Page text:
Interview: Conducting From the Grave, Mike Powell

Nefarious Realm: Recently Conducting From The Grave was in the running to play this years
installment of The Summer Slaughter Tour. What were your thoughts on that?

Mike Powell: I actually thought that it was a pretty sweet idea that we were in the running for
the spot, although I think that we have been around long enough for us to not have to battle
for it with votes, it was still a pretty cool thing to be a part of because it helped out a lot with
getting our name out there even more so with the amount of people who came through to
vote on Facebook, who had never heard of us before. Plus we only lost to Within The Ruins by
a couple thousand votes which is really good, considering they are getting really big really
fast. So all in all, it was a good thing because now we are going to co-headline Slaughter
Survivors Tour and share the stage with all the bands that people were working so hard to
get into Summer Slaughter so the promotional part of it is already pretty much handled.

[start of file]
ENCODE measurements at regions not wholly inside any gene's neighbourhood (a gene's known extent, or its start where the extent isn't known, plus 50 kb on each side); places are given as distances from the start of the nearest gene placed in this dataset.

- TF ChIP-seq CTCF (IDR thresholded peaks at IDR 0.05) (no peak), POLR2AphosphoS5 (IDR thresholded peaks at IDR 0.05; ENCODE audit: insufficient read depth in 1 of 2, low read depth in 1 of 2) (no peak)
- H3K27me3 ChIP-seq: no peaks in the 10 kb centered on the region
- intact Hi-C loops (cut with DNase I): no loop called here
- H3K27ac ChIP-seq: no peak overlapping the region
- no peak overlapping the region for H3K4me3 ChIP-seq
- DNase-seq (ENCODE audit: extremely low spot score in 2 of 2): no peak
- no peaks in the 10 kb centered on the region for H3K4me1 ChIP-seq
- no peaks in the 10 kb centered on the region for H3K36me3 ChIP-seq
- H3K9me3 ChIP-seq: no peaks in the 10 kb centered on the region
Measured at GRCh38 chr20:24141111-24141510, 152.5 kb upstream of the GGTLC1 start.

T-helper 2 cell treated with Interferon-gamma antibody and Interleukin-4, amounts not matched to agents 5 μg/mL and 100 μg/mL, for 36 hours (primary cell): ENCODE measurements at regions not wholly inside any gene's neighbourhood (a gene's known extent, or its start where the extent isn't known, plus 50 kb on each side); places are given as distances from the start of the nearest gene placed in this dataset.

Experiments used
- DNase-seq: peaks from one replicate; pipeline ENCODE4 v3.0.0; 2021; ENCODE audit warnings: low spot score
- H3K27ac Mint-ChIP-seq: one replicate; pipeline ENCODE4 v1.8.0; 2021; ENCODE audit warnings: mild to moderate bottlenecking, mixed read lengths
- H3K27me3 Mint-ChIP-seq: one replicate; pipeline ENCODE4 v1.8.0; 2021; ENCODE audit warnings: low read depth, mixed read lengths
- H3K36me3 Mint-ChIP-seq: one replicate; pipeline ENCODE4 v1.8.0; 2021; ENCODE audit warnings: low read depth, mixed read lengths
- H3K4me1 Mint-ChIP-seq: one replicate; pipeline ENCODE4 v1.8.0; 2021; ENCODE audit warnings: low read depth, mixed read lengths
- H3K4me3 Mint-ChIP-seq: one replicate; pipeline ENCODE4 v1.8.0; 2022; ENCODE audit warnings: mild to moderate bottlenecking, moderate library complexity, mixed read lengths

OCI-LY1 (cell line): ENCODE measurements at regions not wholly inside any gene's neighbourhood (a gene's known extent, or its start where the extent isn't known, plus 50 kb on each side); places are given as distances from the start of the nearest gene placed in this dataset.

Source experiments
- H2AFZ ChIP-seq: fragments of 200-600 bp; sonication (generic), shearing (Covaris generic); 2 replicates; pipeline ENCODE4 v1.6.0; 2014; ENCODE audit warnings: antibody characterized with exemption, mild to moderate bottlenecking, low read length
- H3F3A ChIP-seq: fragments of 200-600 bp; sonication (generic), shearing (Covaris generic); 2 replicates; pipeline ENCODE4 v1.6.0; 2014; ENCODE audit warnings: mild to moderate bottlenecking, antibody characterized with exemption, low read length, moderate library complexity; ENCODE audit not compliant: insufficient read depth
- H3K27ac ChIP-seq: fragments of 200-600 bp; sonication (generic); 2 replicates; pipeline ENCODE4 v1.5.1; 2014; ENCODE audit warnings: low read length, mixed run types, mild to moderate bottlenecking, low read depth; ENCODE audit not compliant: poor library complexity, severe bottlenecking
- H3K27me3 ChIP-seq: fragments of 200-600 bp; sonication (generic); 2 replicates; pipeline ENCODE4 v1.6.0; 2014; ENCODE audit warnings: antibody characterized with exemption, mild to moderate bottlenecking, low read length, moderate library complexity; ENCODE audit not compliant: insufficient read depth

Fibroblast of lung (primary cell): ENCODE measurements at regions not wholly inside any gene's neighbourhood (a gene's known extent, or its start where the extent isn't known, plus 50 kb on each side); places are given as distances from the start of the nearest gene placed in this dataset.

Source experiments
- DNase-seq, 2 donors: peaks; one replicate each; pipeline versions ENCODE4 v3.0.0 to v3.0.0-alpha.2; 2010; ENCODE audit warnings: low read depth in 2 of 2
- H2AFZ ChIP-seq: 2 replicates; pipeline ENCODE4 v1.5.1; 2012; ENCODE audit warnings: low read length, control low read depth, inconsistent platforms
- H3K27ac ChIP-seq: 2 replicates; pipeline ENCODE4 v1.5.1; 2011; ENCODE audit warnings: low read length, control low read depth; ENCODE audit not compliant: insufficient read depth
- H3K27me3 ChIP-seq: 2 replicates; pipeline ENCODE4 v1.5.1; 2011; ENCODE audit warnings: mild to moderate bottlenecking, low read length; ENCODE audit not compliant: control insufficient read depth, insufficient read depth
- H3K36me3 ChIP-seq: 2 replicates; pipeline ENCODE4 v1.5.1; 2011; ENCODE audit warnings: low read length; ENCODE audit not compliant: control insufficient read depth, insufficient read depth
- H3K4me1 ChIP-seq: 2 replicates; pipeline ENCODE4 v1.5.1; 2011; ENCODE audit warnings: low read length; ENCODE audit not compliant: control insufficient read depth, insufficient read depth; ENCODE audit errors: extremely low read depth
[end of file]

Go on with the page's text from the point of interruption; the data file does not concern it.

NRP: Are you looking forward to the Slaughter Survivors Tour?

MP: Absolutely. I’ve seen tons of comments from people saying they are actually more
stoked on the Survivors lineup than they are the actual Summer Slaughter, its also a more up
close and personal tour. Smaller venues in my opinion are BY FAR a lot more explosive for
tours like this, and I would much rather be playing in front of fans who will actually be able to
crowd surf and be in our faces versus playing shows where people are behind guard rails.
Not to say big tours aren’t fun (and sharing the stage with TBDM is a personal dream of mine)
but being able to interface with people who come to shows while I’m on stage certainly helps
me and my performance. So yes I am very stoked.

NRP: I’m one of those persons more stoked for Slaughter Survivors than the main event.
Speaking of tours, which has been your favorite so far?

MP: I think my favorite tour so far has been the Spread The Venom Tour we just recently did
with Kataklysm, All Shall perish, Decrepit Birth, and Abysmal Dawn. We are very close with
all the guys in ASP so it was just one massive love fest going on between our two bands, lots
of parting, lots of good times.

NRP: It’s been said that the guys in All Shall Perish are really fun dudes. Any memories stick
out?

MP: Many do, but most (if not all) are pretty gnarly, and are at risk of destroying some band